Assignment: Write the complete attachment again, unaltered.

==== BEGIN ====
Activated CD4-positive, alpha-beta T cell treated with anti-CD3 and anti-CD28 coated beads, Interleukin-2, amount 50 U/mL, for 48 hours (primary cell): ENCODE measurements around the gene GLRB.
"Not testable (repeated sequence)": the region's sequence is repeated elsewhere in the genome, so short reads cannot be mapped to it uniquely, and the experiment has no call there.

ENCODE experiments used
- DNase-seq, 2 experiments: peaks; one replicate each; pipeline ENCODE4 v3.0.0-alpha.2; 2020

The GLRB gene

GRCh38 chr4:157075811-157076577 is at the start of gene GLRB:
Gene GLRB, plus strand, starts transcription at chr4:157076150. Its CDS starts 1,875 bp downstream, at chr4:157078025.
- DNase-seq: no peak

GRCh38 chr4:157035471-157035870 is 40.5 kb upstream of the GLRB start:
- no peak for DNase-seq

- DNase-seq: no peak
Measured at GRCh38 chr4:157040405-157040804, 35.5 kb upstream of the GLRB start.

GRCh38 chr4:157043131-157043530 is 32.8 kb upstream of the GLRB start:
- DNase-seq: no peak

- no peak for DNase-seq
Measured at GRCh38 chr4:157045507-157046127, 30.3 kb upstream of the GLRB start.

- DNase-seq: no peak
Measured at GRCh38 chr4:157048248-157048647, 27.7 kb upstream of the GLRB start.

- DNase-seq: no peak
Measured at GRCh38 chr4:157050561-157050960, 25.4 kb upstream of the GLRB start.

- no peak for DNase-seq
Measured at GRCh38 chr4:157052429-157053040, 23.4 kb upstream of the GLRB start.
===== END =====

Activated CD4-positive, alpha-beta T cell treated with anti-CD3 and anti-CD28 coated beads, Interleukin-2, amount 50 U/mL, for 48 hours (primary cell): ENCODE measurements around the gene GLRB.
"Not testable (repeated sequence)": the region's sequence is repeated elsewhere in the genome, so short reads cannot be mapped to it uniquely, and the experiment has no call there.

ENCODE experiments used
- DNase-seq, 2 experiments: peaks; one replicate each; pipeline ENCODE4 v3.0.0-alpha.2; 2020

The GLRB gene

GRCh38 chr4:157075811-157076577 is at the start of gene GLRB:
Gene GLRB, plus strand, starts transcription at chr4:157076150. Its CDS starts 1,875 bp downstream, at chr4:157078025.
- DNase-seq: no peak

GRCh38 chr4:157035471-157035870 is 40.5 kb upstream of the GLRB start:
- no peak for DNase-seq

- DNase-seq: no peak
Measured at GRCh38 chr4:157040405-157040804, 35.5 kb upstream of the GLRB start.

GRCh38 chr4:157043131-157043530 is 32.8 kb upstream of the GLRB start:
- DNase-seq: no peak

- no peak for DNase-seq
Measured at GRCh38 chr4:157045507-157046127, 30.3 kb upstream of the GLRB start.

- DNase-seq: no peak
Measured at GRCh38 chr4:157048248-157048647, 27.7 kb upstream of the GLRB start.

- DNase-seq: no peak
Measured at GRCh38 chr4:157050561-157050960, 25.4 kb upstream of the GLRB start.

- no peak for DNase-seq
Measured at GRCh38 chr4:157052429-157053040, 23.4 kb upstream of the GLRB start.